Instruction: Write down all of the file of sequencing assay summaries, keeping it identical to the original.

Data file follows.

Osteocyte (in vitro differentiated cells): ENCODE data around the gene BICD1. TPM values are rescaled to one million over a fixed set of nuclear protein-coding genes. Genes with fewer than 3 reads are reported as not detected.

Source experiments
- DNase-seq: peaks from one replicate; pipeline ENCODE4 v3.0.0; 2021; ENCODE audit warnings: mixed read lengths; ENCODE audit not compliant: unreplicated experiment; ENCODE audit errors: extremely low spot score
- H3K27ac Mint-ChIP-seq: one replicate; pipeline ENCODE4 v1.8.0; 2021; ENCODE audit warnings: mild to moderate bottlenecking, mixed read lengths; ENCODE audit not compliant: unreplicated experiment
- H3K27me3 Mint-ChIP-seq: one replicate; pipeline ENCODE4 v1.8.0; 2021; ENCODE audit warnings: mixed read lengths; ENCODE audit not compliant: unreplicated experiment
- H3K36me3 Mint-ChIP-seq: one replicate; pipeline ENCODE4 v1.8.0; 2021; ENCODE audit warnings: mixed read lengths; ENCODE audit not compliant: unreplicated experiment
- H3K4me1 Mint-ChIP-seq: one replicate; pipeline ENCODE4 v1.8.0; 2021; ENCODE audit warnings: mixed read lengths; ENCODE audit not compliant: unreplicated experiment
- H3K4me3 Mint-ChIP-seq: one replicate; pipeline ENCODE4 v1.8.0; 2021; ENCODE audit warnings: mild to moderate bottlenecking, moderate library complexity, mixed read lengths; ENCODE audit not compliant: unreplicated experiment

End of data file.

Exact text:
Osteocyte (in vitro differentiated cells): ENCODE data around the gene BICD1. TPM values are rescaled to one million over a fixed set of nuclear protein-coding genes. Genes with fewer than 3 reads are reported as not detected.

Source experiments
- DNase-seq: peaks from one replicate; pipeline ENCODE4 v3.0.0; 2021; ENCODE audit warnings: mixed read lengths; ENCODE audit not compliant: unreplicated experiment; ENCODE audit errors: extremely low spot score
- H3K27ac Mint-ChIP-seq: one replicate; pipeline ENCODE4 v1.8.0; 2021; ENCODE audit warnings: mild to moderate bottlenecking, mixed read lengths; ENCODE audit not compliant: unreplicated experiment
- H3K27me3 Mint-ChIP-seq: one replicate; pipeline ENCODE4 v1.8.0; 2021; ENCODE audit warnings: mixed read lengths; ENCODE audit not compliant: unreplicated experiment
- H3K36me3 Mint-ChIP-seq: one replicate; pipeline ENCODE4 v1.8.0; 2021; ENCODE audit warnings: mixed read lengths; ENCODE audit not compliant: unreplicated experiment
- H3K4me1 Mint-ChIP-seq: one replicate; pipeline ENCODE4 v1.8.0; 2021; ENCODE audit warnings: mixed read lengths; ENCODE audit not compliant: unreplicated experiment
- H3K4me3 Mint-ChIP-seq: one replicate; pipeline ENCODE4 v1.8.0; 2021; ENCODE audit warnings: mild to moderate bottlenecking, moderate library complexity, mixed read lengths; ENCODE audit not compliant: unreplicated experiment